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Yevgeny Prigozhin. Kirill Rogov: The Wagnerian rebellion resembled the armed uprisings in Africa

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The independent Russian political scientist Kirill Rogov, currently in exile, assessed that the June rebellion of the head of the Wagner Group, Yevgeny Prigozhin, against the Kremlin is a typical armed uprising known from African countries, in which the dissatisfied part of the military moves towards the capital, thus communicating with authorities to seek some advantage for themselves.

“Prigozhin did not carry out his activities in Africa for a long time. His rebellion was similar to the (armed riots) regularly launched by commanders from African countries. These rebellions are not aimed at overthrowing the government or changing the model of power. Usually, some of the military are dissatisfied with their situation in the army and the political system. By moving towards the capital and threatening the lives of civilians, they communicate with the leaders in this way and seek some benefit for themselves,” Rogov told the opposition Russian Telegram channel Maybe Objasnit.

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“The main base of the Wagnerians is in the Central African Republic, and this country is a ‘champion’ in terms of armed uprisings in the last 20 years,” added the political scientist, emphasizing that Prigozhin “had no intention of overthrowing Putin’s power or changing the regime.”

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“In Africa, both the army and society understand that they are dealing with a weak state”

According to the expert, the most important long-term effect of the Wagnerian rebellion may be the strengthening of the belief in Russian society that the invasion of Ukrainewhile not belonging to the “liberal-dissident” environment.

“In Africa, both the army and society understand that they are dealing with a weak state. Therefore, the reaction there is different. Russia both citizens and representatives of the elite believed that the state was strong, but it turned out to be weak. This caused a shock. In addition, the society heard from Prigozhin a new rhetoric – anti-war, but not liberal and (…) not assuming a break with the regime. This will have significant consequences,” predicts Rogow.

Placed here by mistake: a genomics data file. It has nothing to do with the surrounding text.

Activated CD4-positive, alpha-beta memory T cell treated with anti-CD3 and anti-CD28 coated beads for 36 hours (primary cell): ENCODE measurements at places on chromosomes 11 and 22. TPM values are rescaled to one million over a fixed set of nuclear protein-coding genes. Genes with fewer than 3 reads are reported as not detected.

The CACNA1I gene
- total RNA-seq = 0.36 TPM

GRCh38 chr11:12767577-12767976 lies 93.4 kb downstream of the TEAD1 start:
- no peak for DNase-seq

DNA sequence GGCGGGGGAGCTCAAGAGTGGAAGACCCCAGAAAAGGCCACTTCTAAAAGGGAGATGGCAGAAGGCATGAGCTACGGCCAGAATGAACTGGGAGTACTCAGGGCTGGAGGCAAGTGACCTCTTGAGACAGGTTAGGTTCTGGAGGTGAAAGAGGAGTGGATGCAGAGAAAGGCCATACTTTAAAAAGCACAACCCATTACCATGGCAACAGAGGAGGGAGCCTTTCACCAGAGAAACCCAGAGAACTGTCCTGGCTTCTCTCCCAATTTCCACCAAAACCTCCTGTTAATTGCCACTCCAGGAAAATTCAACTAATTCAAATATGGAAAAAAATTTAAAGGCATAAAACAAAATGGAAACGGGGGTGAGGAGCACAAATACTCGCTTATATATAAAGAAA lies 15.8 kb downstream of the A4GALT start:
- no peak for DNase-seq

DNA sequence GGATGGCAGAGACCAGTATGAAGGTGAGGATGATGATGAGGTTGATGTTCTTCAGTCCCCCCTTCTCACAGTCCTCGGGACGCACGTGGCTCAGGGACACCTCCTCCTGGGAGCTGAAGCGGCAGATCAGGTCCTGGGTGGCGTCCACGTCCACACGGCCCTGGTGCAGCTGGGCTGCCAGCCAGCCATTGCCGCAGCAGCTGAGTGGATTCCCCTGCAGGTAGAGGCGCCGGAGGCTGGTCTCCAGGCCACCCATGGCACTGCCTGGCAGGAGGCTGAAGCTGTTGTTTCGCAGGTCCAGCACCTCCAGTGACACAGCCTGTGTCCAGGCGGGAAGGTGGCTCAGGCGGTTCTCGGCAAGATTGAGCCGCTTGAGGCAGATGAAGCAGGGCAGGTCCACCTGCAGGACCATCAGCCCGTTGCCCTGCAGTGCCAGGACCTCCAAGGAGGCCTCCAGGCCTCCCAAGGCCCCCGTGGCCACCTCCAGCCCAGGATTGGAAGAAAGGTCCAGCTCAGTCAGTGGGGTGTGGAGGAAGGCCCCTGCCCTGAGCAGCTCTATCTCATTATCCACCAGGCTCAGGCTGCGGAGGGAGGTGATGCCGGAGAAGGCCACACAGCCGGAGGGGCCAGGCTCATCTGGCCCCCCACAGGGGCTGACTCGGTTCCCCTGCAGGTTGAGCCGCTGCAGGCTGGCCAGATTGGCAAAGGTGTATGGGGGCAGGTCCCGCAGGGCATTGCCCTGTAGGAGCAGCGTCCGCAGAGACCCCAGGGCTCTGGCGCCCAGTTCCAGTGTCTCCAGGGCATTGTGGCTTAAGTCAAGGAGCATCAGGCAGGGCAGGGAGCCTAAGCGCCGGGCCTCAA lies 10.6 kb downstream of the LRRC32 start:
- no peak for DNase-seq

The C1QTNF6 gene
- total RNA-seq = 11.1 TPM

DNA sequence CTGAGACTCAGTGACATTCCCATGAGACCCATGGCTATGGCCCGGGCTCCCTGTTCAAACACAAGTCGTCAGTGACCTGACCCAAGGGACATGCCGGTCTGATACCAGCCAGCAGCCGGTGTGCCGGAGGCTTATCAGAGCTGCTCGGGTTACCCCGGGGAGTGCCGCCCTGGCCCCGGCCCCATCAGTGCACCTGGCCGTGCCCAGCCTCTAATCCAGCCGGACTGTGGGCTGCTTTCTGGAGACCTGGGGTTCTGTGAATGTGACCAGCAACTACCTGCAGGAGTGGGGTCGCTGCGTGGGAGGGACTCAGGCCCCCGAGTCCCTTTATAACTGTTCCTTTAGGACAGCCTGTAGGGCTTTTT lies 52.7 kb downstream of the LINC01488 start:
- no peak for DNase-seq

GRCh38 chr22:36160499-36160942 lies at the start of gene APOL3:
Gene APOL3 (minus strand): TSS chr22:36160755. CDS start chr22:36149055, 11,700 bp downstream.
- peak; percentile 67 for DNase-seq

Yevgeny PrigozhinPAP/Newscom

Wagnerian revolt in Russia

On June 24, the mercenaries of the Wagner Group seized the headquarters of the Russian army in Rostov-on-Don, and then began to advance towards Moscow. The head of the mercenaries, Yevgeny Prigozhin, long at odds with the part of the Russian military establishment leading the invasion of Ukraine, demanded “restore justice” in the army and remove the defense minister from power Sergey Shoigu.

That same evening, Prigozhin announced a retreat and the withdrawal of the mercenaries to the field camps to “avoid bloodshed”. This was supposed to be the result of a deal between the Belarusian authoritarian leader Alyaksandr Lukashenko and Prigozhin, concluded in an agreement with Vladimir Putin. According to these arrangements, the mercenaries of the Wagner Group and Prigozhin himself would move to Belarus.

Main photo source: PAP/Newscom

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